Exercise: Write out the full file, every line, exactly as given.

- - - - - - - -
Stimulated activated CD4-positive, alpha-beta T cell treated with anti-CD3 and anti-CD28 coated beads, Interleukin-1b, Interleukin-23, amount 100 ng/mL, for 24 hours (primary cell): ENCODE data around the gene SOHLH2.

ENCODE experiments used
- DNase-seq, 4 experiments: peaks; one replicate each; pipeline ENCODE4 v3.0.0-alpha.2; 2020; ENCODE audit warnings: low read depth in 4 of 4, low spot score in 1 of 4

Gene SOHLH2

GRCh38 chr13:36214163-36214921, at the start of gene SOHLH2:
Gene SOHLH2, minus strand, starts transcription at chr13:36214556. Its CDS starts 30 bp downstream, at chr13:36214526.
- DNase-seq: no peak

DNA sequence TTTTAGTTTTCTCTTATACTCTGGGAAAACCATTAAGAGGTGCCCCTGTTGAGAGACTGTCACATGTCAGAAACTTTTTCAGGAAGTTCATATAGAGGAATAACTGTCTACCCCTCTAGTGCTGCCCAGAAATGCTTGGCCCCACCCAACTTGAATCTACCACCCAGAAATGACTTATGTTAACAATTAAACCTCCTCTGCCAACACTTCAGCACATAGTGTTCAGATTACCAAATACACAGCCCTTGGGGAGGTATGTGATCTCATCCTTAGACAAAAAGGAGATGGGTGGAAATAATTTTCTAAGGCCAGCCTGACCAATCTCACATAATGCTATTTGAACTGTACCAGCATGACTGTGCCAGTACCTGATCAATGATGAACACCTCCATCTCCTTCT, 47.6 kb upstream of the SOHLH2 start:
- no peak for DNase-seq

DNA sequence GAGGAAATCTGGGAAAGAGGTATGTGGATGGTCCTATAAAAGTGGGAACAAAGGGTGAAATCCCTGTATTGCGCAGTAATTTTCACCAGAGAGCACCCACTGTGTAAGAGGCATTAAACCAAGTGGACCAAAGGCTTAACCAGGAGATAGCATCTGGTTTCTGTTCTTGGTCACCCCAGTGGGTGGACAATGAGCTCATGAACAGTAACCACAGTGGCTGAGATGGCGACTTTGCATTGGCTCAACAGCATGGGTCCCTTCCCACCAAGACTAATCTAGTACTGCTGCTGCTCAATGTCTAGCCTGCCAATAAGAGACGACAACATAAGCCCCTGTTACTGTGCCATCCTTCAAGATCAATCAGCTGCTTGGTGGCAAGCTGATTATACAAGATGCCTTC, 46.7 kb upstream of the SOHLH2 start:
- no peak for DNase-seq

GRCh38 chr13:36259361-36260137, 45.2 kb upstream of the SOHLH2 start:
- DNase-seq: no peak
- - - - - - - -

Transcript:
Stimulated activated CD4-positive, alpha-beta T cell treated with anti-CD3 and anti-CD28 coated beads, Interleukin-1b, Interleukin-23, amount 100 ng/mL, for 24 hours (primary cell): ENCODE data around the gene SOHLH2.

ENCODE experiments used
- DNase-seq, 4 experiments: peaks; one replicate each; pipeline ENCODE4 v3.0.0-alpha.2; 2020; ENCODE audit warnings: low read depth in 4 of 4, low spot score in 1 of 4

Gene SOHLH2

GRCh38 chr13:36214163-36214921, at the start of gene SOHLH2:
Gene SOHLH2, minus strand, starts transcription at chr13:36214556. Its CDS starts 30 bp downstream, at chr13:36214526.
- DNase-seq: no peak

DNA sequence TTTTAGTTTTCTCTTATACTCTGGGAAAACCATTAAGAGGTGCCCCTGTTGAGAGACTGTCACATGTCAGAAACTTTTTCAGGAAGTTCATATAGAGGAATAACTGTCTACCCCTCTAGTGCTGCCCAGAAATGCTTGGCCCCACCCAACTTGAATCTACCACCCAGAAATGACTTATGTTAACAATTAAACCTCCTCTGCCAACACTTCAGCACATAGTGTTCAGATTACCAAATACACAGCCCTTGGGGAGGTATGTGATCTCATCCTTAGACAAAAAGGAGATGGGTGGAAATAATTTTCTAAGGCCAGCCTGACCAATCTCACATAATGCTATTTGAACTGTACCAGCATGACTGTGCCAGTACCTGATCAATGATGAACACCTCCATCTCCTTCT, 47.6 kb upstream of the SOHLH2 start:
- no peak for DNase-seq

DNA sequence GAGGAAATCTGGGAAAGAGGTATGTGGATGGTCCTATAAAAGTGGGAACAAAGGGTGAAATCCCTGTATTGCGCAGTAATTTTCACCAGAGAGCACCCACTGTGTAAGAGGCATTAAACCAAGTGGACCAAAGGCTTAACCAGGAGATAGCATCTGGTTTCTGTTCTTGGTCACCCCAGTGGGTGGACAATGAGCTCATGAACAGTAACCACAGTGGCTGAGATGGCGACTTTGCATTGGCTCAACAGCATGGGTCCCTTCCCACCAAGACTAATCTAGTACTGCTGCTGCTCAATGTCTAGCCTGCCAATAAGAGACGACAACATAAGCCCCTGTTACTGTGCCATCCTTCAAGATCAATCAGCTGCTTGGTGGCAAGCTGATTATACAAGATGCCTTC, 46.7 kb upstream of the SOHLH2 start:
- no peak for DNase-seq

GRCh38 chr13:36259361-36260137, 45.2 kb upstream of the SOHLH2 start:
- DNase-seq: no peak